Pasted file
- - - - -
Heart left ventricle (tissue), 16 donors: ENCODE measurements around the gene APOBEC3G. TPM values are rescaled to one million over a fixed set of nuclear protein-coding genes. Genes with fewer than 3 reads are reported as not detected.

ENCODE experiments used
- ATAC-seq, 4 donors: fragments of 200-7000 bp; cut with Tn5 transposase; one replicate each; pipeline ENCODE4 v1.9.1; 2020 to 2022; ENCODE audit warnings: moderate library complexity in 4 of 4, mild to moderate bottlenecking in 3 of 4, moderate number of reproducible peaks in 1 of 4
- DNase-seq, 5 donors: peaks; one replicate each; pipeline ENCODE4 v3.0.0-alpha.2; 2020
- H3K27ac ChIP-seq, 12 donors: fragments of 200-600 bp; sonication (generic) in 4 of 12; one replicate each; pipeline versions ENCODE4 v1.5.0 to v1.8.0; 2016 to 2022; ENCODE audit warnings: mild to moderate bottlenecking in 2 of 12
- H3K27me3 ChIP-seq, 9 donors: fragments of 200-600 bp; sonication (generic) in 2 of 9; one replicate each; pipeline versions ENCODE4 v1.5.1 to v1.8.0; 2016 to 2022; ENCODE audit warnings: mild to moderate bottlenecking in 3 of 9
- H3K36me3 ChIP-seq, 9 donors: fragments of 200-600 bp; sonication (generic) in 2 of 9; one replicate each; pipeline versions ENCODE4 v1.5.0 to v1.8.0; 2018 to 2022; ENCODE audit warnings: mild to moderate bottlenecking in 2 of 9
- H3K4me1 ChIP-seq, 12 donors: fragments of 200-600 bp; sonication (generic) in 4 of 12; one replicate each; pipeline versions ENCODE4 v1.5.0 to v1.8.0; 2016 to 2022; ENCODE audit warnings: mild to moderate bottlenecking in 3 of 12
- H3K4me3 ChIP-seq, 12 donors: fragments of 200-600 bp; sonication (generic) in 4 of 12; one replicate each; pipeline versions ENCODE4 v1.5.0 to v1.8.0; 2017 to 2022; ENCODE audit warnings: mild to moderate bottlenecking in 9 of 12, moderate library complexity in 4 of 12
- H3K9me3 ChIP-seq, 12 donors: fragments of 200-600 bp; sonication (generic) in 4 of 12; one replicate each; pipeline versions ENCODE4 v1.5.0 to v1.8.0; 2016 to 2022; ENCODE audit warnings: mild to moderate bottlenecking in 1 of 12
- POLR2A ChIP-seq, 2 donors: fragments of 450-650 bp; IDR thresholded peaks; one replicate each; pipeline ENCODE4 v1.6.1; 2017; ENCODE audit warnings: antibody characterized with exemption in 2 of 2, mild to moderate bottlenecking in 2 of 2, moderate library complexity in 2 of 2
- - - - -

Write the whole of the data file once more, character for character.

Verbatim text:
Heart left ventricle (tissue), 16 donors: ENCODE measurements around the gene APOBEC3G. TPM values are rescaled to one million over a fixed set of nuclear protein-coding genes. Genes with fewer than 3 reads are reported as not detected.

ENCODE experiments used
- ATAC-seq, 4 donors: fragments of 200-7000 bp; cut with Tn5 transposase; one replicate each; pipeline ENCODE4 v1.9.1; 2020 to 2022; ENCODE audit warnings: moderate library complexity in 4 of 4, mild to moderate bottlenecking in 3 of 4, moderate number of reproducible peaks in 1 of 4
- DNase-seq, 5 donors: peaks; one replicate each; pipeline ENCODE4 v3.0.0-alpha.2; 2020
- H3K27ac ChIP-seq, 12 donors: fragments of 200-600 bp; sonication (generic) in 4 of 12; one replicate each; pipeline versions ENCODE4 v1.5.0 to v1.8.0; 2016 to 2022; ENCODE audit warnings: mild to moderate bottlenecking in 2 of 12
- H3K27me3 ChIP-seq, 9 donors: fragments of 200-600 bp; sonication (generic) in 2 of 9; one replicate each; pipeline versions ENCODE4 v1.5.1 to v1.8.0; 2016 to 2022; ENCODE audit warnings: mild to moderate bottlenecking in 3 of 9
- H3K36me3 ChIP-seq, 9 donors: fragments of 200-600 bp; sonication (generic) in 2 of 9; one replicate each; pipeline versions ENCODE4 v1.5.0 to v1.8.0; 2018 to 2022; ENCODE audit warnings: mild to moderate bottlenecking in 2 of 9
- H3K4me1 ChIP-seq, 12 donors: fragments of 200-600 bp; sonication (generic) in 4 of 12; one replicate each; pipeline versions ENCODE4 v1.5.0 to v1.8.0; 2016 to 2022; ENCODE audit warnings: mild to moderate bottlenecking in 3 of 12
- H3K4me3 ChIP-seq, 12 donors: fragments of 200-600 bp; sonication (generic) in 4 of 12; one replicate each; pipeline versions ENCODE4 v1.5.0 to v1.8.0; 2017 to 2022; ENCODE audit warnings: mild to moderate bottlenecking in 9 of 12, moderate library complexity in 4 of 12
- H3K9me3 ChIP-seq, 12 donors: fragments of 200-600 bp; sonication (generic) in 4 of 12; one replicate each; pipeline versions ENCODE4 v1.5.0 to v1.8.0; 2016 to 2022; ENCODE audit warnings: mild to moderate bottlenecking in 1 of 12
- POLR2A ChIP-seq, 2 donors: fragments of 450-650 bp; IDR thresholded peaks; one replicate each; pipeline ENCODE4 v1.6.1; 2017; ENCODE audit warnings: antibody characterized with exemption in 2 of 2, mild to moderate bottlenecking in 2 of 2, moderate library complexity in 2 of 2